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Apple quarterly results: Context is everything when talking of Apple’s slide

Apple quarterly results: Context is everything when talking of Apple’s slide

Read tech blogs today, and you’d be forgiven for thinking that all is doom and gloom at Apple.

Profits are down, share prices have dropped and the iPhone 5c appears to have tanked spectacularly.

Meanwhile, investors fret over the ability of Apple to recapture past glories, while analysts moan that the so-called budget iPhone just isn’t budget enough.

Step back a bit, though, and it’s hard to see why everyone’s so het up. Not least because Apple made a colossal $7.5 billion in the last quarter.

That was down from $8.2 billion in the same period last year, but represented a jump on the last three months.

This is a company that is still making a massive amount of money.

iphone 5s5c family

Perhaps not at the absurd rate as a few years ago, when it became the world’s biggest company by market cap.

But it's still way beyond many of its rivals in a tough global economic climate.

iPhone sales aren’t exactly shabby either. At more than 33 million, Apple broke its July-September record for devices sold.

Considering the iPhone 5s and 5c make up only the last week of that period, that’s hugely impressive.

The 5c is a cause for concern, yes. Sales are clearly not what was expected.

Chinese punters are opting for the 5s in their droves according to new stats, with 83% going for the higher-specced phone instead of the plastic edition.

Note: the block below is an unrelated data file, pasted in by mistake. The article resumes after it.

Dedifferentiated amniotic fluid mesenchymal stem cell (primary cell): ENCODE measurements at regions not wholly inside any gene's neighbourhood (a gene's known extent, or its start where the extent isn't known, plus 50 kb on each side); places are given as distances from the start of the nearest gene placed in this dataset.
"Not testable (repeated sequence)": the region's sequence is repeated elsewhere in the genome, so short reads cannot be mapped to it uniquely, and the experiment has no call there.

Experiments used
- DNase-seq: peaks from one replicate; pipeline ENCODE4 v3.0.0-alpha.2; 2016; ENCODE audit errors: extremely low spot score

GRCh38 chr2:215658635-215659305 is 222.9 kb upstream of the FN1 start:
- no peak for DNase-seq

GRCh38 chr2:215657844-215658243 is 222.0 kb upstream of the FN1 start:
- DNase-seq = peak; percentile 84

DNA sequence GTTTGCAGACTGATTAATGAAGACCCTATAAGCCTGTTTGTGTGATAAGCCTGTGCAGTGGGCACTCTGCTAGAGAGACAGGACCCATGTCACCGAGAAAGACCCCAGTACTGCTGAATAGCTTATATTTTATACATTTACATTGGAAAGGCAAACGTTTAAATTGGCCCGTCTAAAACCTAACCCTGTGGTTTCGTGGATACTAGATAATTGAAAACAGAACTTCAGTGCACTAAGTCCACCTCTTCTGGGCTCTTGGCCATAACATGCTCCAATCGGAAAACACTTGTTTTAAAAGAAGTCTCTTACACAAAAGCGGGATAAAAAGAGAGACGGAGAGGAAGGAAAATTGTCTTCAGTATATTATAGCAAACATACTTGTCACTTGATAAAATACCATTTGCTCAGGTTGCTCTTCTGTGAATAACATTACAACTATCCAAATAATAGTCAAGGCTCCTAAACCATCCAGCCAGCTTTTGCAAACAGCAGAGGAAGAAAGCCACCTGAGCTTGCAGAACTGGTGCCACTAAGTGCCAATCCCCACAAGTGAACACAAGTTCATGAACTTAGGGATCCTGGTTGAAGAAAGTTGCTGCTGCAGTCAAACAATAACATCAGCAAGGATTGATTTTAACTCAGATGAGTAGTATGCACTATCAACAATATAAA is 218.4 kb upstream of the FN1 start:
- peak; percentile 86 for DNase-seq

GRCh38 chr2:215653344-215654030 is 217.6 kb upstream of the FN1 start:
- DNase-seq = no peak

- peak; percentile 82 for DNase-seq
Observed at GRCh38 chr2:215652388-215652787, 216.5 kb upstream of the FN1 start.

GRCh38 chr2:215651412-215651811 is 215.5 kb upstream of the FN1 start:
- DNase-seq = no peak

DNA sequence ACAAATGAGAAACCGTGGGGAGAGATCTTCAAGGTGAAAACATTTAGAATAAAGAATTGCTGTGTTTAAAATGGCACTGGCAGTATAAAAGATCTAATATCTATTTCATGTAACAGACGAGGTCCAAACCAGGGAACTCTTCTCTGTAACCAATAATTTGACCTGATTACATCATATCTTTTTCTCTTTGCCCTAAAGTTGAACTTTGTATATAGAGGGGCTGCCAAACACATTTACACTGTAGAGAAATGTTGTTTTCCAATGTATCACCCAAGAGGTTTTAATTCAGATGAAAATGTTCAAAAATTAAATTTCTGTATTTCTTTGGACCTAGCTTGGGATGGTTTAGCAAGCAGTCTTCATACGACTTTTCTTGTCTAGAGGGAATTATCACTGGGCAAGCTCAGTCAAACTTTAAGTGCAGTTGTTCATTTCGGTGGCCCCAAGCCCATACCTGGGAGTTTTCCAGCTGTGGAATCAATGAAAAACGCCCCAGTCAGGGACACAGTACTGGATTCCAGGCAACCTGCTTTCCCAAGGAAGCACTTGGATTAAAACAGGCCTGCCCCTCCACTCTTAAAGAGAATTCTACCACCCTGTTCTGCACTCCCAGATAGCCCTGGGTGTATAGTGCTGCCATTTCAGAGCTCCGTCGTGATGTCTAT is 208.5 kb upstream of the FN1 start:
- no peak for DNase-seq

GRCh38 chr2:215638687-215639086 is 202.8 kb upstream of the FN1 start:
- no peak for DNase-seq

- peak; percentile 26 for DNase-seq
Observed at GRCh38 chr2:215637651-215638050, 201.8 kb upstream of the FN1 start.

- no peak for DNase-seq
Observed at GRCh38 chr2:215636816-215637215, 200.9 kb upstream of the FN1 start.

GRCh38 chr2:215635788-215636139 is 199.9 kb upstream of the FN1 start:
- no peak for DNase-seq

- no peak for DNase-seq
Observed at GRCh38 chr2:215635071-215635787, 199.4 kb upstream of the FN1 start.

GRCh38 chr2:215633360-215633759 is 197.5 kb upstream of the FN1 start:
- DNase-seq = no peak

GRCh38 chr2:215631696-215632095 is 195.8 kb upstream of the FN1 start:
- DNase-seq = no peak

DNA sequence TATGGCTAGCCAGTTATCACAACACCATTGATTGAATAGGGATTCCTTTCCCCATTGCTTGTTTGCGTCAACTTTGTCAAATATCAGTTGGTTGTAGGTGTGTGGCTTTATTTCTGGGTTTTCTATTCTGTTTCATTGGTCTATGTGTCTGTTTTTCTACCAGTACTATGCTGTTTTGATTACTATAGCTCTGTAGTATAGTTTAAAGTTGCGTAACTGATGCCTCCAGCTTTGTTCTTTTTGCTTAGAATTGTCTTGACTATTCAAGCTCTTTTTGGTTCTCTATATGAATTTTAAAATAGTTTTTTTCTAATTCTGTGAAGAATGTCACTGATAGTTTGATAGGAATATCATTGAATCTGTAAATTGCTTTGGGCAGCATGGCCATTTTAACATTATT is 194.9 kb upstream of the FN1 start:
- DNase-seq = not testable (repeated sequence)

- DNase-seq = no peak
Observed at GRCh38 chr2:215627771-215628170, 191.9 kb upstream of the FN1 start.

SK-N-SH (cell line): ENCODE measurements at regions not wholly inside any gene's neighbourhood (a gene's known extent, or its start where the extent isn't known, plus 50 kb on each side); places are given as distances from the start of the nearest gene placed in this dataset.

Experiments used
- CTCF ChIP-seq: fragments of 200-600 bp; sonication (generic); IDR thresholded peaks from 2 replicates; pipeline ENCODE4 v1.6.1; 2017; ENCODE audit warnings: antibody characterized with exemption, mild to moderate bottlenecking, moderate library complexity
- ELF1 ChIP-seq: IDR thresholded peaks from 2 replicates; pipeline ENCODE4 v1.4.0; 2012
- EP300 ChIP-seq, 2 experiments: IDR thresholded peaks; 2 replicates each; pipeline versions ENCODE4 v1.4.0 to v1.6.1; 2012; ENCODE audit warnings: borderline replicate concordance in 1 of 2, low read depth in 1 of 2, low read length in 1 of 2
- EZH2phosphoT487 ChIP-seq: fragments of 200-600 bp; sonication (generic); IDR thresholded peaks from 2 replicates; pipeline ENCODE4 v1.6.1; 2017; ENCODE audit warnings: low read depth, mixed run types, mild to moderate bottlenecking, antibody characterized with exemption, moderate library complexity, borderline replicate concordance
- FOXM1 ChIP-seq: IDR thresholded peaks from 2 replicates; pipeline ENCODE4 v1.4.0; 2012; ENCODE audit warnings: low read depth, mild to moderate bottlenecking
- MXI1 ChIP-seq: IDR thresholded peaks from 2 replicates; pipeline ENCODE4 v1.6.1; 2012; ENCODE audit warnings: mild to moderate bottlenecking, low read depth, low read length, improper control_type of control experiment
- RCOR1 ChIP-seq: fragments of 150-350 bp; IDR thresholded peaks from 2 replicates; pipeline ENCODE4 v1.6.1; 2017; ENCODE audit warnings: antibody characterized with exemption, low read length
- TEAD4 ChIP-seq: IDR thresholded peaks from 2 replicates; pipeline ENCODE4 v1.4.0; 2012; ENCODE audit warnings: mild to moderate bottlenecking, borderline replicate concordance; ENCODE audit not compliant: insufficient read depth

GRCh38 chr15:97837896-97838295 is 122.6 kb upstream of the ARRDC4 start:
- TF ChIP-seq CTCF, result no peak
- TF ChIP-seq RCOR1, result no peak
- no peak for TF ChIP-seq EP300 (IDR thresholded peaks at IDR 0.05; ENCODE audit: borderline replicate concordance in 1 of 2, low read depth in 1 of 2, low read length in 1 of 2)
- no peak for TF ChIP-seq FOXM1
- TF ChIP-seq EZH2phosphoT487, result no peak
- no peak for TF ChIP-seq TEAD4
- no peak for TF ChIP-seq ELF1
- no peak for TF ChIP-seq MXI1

Apple logo via Samsung Phone

But as has been pointed out by Wall Street watchers, those who buy devices like the iPhone 5c, ostensibly more affordable devices, are not the sort of people who snag a new phone the minute they come out.

The belief is that they’ll buy the 5c in their droves as networks cut the cost of the device as 2014 gets underway.

Context is vital when claiming Apple is on the wane. Just look at manufacturers that until a few years ago were considered its rivals.

HTC just posted a massive loss, its critically acclaimed phones simply not selling.

Nokia has been sold to Microsoft, but uses a platform that lacks traction and is getting excited about quarterly sales of smartphones that are barely a quarter of what Apple has managed.

Meanwhile, BlackBerry is a mess - 40% of its staff laid off and up for sale to the highest bidder.

Samsung Galaxy S4 black official (front, back and side)

In terms of hardware, only Samsung can touch Apple.

It’s expected to post massive profits in the next few weeks, no surprise seeing as it has a massive marketing budget and has flooded every sector of the market with a Galaxy-branded devices.

Its success is warranted and keeps competition at the top strong.

The best summary of Apple’s current position is this: That a company that once showed phenomenal growth is now simply a strong corporate player.

Nokia, BlackBerry and HTC would kill to be in Apple’s position. Rumours of Cupertino’s demise have been greatly exaggerated.

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